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The Truth In Speculative Fiction – A Look At The Enclave By Karen Hancock

The July CSFF Blog Tour feature is Karen Hancock’s The Enclave, a science fiction/suspense novel dealing with such issues as cloning, genetic engineering, and cryogenics. One of the things that struck me about this novel was how necessary it is. […]

The July CSFF Blog Tour feature is Karen Hancock’s The Enclave, a science fiction/suspense novel dealing with such issues as cloning, genetic engineering, and cryogenics. One of the things that struck me about this novel was how necessary it is. We live in an era of scientific revolution, much of it centered on the human genome.

For me as a non-science oriented person, I’d just as soon ignore it all. But the fact is, the discoveries of today will be married to a set of ethics to be determined, and that interplay will affect society. We Christians need to be at the forefront mapping out how right and wrong fit with these new discoveries. Because Man can clone, should he? Because Man can tweak a baby’s DNA to make him taller or stronger or maler, should he?

Karen Hancock opens up a number of these scientific topics, then couples them with an exploration of cult activity. But here’s the thing. Karen says what Christians need to hear. Her story brings serious matters front and center, not in the form of absolutes already digested, but in the form of questions.

After all, the protagonist in The Enclave is a brilliant geneticist, and he is a Christian. Not an Intelligent Design Christian, either, but one who believes in creation. You see the questions that spring to mind with nothing more than that simple description.

It is this aspect of speculative fiction—the ability to look at the hard issues, the complex topics—that I think too many people overlook in a rush to judge.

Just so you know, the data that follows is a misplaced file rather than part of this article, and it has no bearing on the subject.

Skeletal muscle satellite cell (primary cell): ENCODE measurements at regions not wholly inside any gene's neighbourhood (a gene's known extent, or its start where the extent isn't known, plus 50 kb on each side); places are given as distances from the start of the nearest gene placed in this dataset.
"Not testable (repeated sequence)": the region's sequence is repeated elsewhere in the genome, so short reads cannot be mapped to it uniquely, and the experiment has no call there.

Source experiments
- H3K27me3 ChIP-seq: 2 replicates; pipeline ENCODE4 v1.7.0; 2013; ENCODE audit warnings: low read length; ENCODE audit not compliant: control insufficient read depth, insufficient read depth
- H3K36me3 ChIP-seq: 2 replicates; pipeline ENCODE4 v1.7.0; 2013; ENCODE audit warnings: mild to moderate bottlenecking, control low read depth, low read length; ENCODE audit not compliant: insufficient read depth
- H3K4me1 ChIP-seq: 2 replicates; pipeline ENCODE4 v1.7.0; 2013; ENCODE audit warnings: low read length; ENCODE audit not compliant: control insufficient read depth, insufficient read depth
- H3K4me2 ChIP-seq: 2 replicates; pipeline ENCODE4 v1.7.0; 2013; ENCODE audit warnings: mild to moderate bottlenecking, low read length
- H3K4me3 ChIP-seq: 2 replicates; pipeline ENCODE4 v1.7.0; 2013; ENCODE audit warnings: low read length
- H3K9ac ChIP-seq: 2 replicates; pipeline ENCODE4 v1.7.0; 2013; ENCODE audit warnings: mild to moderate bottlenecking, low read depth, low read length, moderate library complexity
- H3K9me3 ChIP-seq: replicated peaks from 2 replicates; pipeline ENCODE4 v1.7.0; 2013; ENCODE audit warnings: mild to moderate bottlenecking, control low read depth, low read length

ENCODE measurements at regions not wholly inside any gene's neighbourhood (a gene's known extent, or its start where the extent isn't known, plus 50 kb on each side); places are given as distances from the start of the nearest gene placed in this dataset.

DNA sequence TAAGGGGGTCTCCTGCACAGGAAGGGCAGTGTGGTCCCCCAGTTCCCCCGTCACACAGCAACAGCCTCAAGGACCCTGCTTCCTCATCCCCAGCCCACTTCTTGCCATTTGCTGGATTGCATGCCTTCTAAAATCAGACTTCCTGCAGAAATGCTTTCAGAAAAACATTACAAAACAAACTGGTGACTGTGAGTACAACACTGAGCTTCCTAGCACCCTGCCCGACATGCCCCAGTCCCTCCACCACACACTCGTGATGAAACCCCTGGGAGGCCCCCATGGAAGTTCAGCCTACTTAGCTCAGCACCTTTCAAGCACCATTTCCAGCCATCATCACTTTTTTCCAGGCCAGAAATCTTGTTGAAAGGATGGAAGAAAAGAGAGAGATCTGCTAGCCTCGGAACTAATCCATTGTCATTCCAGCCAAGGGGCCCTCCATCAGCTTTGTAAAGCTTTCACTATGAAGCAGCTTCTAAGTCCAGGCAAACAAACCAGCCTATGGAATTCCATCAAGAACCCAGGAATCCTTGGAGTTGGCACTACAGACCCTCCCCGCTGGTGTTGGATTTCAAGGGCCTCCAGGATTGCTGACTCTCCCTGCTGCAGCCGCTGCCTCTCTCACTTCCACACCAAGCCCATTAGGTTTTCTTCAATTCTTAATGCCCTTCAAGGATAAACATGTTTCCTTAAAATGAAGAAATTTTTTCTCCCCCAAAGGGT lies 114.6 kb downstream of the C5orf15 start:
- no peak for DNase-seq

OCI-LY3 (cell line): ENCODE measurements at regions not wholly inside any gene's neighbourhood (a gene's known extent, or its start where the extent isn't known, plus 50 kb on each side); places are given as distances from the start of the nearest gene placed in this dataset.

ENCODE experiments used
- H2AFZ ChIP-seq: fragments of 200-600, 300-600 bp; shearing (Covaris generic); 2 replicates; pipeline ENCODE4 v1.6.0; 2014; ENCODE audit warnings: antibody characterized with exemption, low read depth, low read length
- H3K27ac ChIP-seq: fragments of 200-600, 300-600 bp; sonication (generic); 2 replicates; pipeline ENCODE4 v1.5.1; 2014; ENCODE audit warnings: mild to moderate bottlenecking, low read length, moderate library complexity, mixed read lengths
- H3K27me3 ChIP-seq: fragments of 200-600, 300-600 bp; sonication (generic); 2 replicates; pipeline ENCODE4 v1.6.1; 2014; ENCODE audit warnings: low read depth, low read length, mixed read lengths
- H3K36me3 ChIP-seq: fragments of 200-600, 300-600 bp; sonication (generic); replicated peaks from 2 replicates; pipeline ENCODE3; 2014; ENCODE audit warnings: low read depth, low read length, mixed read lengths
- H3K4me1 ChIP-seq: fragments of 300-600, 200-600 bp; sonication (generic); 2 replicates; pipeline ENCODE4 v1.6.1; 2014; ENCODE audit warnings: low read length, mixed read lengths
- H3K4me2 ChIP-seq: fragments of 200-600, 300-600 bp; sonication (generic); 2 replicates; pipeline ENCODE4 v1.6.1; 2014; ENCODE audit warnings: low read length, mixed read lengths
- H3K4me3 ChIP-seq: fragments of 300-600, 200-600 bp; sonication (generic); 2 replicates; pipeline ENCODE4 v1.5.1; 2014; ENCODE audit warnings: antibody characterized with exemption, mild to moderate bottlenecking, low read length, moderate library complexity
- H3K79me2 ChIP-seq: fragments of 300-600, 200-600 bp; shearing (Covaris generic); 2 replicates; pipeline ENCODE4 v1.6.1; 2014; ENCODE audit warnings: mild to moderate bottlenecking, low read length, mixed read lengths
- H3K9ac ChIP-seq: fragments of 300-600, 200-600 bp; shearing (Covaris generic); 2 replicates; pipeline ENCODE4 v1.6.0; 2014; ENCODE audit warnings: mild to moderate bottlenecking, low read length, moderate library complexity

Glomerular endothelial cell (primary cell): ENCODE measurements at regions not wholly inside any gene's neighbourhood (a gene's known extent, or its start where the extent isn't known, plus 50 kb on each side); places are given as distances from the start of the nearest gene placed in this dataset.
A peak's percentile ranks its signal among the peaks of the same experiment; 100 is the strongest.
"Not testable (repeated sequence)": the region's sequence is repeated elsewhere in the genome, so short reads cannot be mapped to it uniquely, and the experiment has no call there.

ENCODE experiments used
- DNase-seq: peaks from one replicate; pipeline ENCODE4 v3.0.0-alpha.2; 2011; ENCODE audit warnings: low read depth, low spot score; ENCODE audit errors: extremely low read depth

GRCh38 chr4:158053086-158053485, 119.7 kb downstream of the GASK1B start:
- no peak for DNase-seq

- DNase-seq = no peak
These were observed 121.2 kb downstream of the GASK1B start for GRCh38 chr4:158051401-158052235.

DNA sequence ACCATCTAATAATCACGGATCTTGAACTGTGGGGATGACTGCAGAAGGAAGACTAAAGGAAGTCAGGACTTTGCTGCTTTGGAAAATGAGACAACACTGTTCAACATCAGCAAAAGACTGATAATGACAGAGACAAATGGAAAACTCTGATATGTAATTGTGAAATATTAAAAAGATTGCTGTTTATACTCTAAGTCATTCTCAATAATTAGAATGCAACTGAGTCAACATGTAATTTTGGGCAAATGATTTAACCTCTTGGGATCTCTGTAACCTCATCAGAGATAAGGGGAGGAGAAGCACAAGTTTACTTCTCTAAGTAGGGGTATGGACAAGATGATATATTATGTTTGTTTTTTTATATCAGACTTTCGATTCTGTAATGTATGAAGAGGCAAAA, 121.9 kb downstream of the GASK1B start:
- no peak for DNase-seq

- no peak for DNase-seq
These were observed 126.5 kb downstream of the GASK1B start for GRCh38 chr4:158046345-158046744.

The Enclave doesn’t dodge any of it, but neither does it give easy or simplistic answers. The problem isn’t “cloning” or the answer, “down with science.” Instead, because of the second story thread, the one for which the book is named, the real problem comes to light—Man has a desire to be God.

The science issues, then, take a backseat. There is no answer to them apart from the answer of bowing to our sovereign God and saying, Your will, not mine. No legislation will insure that cloning will not violate someone’s human rights or spiritual well-being. No advancement in the study of longevity will ensure immortality. In other words, the science issues, while important for us to think about, should only lead us to the realization that God must be honored as God before we proceed in these endeavors.

And as our culture shuttles Him off to the side and claims that faith should be private, not public, we open ourselves up to antichrist figures such as the one that serves as the antagonist in The Enclave. Yet again we see the truth surface in a work of speculative fiction.

Take a look at what the other bloggers on the tour have to say about The Enclave:

Brandon Barr Jim Black Jennifer Bogart Justin Boyer Keanan Brand Gina Burgess Canadianladybug Melissa Carswell Valerie Comer Karri Compton Amy Cruson CSFF Blog Tour Stacey Dale D. G. D. Davidson Jeff Draper Emmalyn Edwards April Erwin Karina Fabian Beth Goddard Todd Michael Greene Heather R. Hunt Becky Jesse Cris Jesse Jason Joyner Julie Carol Keen Krystine Kercher Dawn King Mike Lynch Shannon McNear Melissa Meeks Rebecca LuElla Miller Mirtika Eve Nielsen Nissa John W. Otte Steve Rice Crista Richey James Somers Stephanie Rachel Starr Thomson Steve Trower Fred Warren Dona Watson Elizabeth Williams

Best known for her aspirations as an epic fantasy author, Becky is the sole remaining founding member of Speculative Faith. Besides contributing weekly articles here, she blogs Monday through Friday at A Christian Worldview of Fiction. She works as a freelance writer and editor and posts writing tips as well as information about her editing services at Rewrite, Reword, Rework.

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